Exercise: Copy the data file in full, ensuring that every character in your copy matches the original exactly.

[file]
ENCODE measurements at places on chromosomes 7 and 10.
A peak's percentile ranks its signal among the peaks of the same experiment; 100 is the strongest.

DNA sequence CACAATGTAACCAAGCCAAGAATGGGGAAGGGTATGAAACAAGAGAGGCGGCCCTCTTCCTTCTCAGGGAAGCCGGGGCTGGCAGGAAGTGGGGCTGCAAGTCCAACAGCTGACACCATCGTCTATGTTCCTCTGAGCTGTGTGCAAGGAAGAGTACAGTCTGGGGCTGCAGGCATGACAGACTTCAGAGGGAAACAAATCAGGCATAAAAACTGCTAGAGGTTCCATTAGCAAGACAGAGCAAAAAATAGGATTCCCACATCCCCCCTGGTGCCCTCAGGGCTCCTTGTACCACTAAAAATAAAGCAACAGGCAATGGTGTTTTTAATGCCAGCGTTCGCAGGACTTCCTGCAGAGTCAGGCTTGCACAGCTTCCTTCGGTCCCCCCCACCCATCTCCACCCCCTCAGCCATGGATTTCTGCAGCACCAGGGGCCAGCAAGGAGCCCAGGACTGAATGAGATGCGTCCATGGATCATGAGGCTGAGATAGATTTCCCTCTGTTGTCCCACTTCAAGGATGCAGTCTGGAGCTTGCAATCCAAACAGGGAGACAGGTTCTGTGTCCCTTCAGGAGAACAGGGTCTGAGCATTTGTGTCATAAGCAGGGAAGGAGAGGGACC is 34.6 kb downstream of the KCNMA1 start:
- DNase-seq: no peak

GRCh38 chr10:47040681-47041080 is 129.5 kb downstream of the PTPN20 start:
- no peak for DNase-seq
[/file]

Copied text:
ENCODE measurements at places on chromosomes 7 and 10.
A peak's percentile ranks its signal among the peaks of the same experiment; 100 is the strongest.

DNA sequence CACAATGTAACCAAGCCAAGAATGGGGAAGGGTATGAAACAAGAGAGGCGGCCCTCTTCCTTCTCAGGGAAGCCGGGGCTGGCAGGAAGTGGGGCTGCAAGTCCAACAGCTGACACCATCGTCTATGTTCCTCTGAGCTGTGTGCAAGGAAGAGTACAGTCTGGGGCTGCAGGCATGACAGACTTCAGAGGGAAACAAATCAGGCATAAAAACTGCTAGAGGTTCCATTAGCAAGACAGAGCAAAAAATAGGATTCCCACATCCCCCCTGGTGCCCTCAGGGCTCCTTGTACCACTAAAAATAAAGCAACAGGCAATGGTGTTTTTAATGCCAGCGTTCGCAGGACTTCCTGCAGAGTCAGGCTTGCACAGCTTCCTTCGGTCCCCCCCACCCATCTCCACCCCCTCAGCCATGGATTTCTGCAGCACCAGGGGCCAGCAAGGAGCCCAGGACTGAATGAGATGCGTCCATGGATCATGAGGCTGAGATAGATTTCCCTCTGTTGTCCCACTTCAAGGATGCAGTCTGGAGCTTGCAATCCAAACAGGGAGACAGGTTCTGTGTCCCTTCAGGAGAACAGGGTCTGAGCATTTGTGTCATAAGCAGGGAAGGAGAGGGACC is 34.6 kb downstream of the KCNMA1 start:
- DNase-seq: no peak

GRCh38 chr10:47040681-47041080 is 129.5 kb downstream of the PTPN20 start:
- no peak for DNase-seq